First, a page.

The only problem I see is that those who are doing time-consuming transactions will hold up the machine for those who simply want to withdraw cash. However, I find that I’m hardly withdrawing cash any more. Pubs and bars were the last place that I used cash, but with these now encouraging contactless card payments which is faster than cash, I no longer need cash.


Where I live there, there are no banks with deposit facilities nearby. I suspect that this applies to many others who do not frequent city centres on a regular basis.


Hi NFH, it’s worth mentioning that with the new smart ATMs you will be able to deposit cash from any bank’s cashpoint into an account with any other bank. At the moment, you can only deposit into the bank you’re in.


I used to use a shared branch of Midland/HSBC at the university where I worked. That allowed deposit of cash and cheques for those like myself who banked with other banks. Very handy, but it closed years ago when the university decided it needed the building for other purposes.

I’m looking forward to smart ATMs, simply for the deposit facilities.


Patrick – that’s great news then. It means when someone irritatingly sends me a cheque instead of a bank transfer, I won’t suffer the onerous task of visiting a bank branch or post office during opening hours.


I’m still waiting for smart traffic lights.

Douglas says:
13 April 2015

Be careful what you wish for.. I seem to remember the French had smart traffic lights that held up people who had been speeding. Suspect some of ours are even now used to delay traffic on routes they don’t want people using too much.


We have a local lane over a canal with a single-lane hump-back bridge and smart traffic lights – they always change on approach if nothing has priority on the other side. We have another similar road where the bridge has no lights, so a cacophony of horns required to warn people out of sight on the other side of your intention to brave the crossing.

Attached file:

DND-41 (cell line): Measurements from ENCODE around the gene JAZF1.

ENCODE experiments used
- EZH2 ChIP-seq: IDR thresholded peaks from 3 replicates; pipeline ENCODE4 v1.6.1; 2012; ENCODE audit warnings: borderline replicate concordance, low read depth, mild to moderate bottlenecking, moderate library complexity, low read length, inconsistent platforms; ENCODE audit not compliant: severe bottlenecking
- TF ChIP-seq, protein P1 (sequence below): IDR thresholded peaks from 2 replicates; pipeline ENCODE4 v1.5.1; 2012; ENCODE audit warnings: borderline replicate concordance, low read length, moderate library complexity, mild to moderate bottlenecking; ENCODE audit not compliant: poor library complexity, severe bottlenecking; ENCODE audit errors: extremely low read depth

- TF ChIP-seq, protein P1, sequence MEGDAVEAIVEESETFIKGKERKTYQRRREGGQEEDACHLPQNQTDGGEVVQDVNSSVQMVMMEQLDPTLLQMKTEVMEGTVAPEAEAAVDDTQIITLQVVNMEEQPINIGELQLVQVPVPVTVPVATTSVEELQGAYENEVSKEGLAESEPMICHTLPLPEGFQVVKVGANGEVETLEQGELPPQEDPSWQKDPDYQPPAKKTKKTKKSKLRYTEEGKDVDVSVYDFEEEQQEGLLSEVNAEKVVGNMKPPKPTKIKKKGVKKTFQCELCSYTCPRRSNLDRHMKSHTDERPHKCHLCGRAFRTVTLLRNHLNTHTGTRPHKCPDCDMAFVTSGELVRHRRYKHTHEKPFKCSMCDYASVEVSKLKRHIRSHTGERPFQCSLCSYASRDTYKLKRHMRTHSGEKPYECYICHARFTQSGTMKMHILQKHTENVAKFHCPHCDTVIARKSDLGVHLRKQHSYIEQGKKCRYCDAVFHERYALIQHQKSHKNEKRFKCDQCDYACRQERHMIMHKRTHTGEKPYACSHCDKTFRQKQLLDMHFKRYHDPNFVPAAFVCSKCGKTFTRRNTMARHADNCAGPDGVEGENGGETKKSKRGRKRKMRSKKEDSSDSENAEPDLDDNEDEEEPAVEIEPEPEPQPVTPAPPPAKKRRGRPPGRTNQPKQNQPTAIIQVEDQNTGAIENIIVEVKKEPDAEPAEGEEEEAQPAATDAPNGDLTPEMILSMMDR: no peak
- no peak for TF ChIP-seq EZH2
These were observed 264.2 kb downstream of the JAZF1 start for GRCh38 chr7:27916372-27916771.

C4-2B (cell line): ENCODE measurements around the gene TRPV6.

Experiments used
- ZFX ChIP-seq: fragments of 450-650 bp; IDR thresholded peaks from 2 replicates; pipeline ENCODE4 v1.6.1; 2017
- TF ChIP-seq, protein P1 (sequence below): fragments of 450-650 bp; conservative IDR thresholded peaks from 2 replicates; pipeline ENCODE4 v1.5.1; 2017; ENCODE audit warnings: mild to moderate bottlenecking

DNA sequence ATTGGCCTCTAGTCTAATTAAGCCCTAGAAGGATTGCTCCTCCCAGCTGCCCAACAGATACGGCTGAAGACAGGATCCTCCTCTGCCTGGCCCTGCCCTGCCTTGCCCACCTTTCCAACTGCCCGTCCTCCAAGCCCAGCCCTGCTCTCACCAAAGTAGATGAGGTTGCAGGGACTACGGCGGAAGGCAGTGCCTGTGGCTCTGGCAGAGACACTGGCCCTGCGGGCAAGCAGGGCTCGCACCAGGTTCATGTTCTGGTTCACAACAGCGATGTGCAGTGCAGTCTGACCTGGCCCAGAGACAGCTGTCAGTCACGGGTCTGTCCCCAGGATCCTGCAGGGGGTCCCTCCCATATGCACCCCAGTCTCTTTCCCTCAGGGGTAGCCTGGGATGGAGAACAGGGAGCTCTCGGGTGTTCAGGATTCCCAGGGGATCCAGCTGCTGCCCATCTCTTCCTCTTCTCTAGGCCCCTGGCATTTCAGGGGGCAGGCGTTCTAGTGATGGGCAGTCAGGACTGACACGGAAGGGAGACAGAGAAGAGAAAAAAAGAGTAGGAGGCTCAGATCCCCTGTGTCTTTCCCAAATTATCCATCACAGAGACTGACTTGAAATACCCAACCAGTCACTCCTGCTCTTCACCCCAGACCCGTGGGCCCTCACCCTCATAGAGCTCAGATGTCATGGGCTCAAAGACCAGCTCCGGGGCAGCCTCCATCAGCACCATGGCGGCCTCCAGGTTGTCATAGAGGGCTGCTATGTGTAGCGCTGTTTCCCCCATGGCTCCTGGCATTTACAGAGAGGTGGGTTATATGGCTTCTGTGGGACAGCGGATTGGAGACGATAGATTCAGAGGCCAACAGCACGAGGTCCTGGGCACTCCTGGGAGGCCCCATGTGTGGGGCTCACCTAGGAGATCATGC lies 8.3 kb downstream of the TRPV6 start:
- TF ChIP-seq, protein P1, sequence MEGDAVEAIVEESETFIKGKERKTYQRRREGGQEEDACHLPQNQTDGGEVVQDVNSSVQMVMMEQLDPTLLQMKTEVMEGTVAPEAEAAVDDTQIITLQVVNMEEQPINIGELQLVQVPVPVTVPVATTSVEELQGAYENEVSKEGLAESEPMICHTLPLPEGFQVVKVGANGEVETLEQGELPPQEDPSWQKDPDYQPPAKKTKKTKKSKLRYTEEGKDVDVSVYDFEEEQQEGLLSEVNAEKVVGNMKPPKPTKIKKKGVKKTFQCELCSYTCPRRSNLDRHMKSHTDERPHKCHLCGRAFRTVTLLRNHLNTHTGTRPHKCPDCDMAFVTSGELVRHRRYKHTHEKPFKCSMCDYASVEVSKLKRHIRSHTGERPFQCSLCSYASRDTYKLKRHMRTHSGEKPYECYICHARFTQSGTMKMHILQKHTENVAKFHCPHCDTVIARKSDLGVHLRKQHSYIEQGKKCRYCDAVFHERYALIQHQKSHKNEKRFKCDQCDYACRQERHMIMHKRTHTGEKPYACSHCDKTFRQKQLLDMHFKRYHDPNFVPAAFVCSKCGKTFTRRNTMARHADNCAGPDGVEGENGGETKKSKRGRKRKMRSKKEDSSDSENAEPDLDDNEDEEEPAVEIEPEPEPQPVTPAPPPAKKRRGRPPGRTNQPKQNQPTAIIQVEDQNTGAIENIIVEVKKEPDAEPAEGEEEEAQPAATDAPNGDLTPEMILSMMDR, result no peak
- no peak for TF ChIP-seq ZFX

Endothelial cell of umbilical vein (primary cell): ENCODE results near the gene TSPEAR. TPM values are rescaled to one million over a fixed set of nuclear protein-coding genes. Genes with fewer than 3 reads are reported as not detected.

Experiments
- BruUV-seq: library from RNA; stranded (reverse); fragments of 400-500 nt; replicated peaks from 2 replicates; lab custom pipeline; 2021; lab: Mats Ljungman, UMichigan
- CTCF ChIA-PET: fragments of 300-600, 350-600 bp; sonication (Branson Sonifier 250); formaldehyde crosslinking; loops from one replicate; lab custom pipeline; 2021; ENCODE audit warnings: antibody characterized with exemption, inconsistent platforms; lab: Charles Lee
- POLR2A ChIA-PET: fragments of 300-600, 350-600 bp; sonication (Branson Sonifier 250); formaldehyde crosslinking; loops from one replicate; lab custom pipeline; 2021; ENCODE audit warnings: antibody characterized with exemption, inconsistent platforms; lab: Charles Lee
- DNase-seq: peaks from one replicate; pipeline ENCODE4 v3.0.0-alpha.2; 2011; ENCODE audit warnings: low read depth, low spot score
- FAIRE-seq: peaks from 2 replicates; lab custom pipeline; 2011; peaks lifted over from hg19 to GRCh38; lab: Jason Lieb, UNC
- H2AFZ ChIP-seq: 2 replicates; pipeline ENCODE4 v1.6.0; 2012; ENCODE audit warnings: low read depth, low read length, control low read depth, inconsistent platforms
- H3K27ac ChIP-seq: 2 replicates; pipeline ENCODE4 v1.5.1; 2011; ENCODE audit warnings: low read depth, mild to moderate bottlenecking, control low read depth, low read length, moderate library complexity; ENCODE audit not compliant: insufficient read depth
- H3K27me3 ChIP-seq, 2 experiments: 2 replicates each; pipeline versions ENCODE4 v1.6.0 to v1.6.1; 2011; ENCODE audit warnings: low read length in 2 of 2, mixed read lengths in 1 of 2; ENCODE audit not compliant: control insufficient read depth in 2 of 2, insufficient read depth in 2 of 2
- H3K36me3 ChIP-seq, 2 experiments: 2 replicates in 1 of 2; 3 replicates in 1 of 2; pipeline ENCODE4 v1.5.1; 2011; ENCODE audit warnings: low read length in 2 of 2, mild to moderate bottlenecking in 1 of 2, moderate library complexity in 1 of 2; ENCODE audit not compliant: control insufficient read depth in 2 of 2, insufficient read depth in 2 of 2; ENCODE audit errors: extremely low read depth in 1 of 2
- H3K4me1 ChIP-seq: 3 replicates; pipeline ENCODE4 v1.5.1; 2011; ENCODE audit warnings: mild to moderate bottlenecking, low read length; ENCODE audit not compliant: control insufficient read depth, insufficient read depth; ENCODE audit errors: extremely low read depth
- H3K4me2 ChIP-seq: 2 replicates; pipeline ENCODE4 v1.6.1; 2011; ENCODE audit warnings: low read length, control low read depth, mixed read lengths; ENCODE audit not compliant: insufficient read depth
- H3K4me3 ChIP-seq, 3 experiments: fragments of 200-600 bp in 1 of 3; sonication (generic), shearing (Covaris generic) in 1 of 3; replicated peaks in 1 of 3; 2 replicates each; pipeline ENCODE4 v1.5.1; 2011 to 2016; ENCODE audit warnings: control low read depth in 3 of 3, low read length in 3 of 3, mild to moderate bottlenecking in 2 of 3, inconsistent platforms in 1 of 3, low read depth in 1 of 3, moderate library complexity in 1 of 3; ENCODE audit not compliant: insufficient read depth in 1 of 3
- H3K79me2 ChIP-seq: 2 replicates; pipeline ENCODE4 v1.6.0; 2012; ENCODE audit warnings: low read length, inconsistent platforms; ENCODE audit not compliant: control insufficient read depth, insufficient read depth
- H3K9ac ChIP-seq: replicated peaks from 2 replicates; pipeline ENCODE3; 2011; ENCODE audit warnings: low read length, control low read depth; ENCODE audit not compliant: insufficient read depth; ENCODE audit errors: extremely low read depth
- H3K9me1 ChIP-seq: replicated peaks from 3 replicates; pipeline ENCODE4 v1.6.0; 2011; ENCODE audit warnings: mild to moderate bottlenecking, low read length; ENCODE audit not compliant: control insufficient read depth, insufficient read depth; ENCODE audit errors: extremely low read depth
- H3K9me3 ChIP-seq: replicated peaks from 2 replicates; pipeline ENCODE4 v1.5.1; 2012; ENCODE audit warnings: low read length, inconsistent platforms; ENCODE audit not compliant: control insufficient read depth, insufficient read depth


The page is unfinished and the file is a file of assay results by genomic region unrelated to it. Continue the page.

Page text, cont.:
Self service tills – one outside our Nationwide – can be used to deposit cash or cheques, but presumably like ours only when on your provider’s premises? They seem to be just a post-box that the (smart) staff check. I’d be nervous about putting cash into a remote machine. I’m not a total convert to all things smart – I worry they might have a habit of not being able to outsmart determined hackers, or put up with technologically inept users. I’m old fashioned in wanting some control, particularly when things go wrong. In the past when designing automated systems or products with new features I kept in mind the possibility of the clever design being not quite so good in practice, so tried to incorporate a Plan B. I hope smart designers have this in mind.


I avoid being an early adopter of technology and wait until the teething troubles to be sorted out. I lost my trust of banks when they told us that phantom withdrawals were impossible. I use a contactless card because my liabilities are limited and have had no problem so far. It will take a lot to persuade be to use a mobile phone for any financial transaction, but if it can be demonstrated that they are secure and users will be compensated then I might change my mind. What convinced me to use online banking was that a friend lost a lot of money from an account and was fully compensated.

If the banks want to convince me to adopt new technology they would do best to be honest about what fraud is occurring and how they are dealing with it. I would like to see the Freedom of Information Act extended to include commercial organisations.


I must admit like you wavechange I won’t be in a hurry to use them. Too many stories of scamming devices attached to ATMs for my liking. I’d rather they made ATMs tamper proof first.

I wonder how long before we hear of fake paying in slots being added to ATMs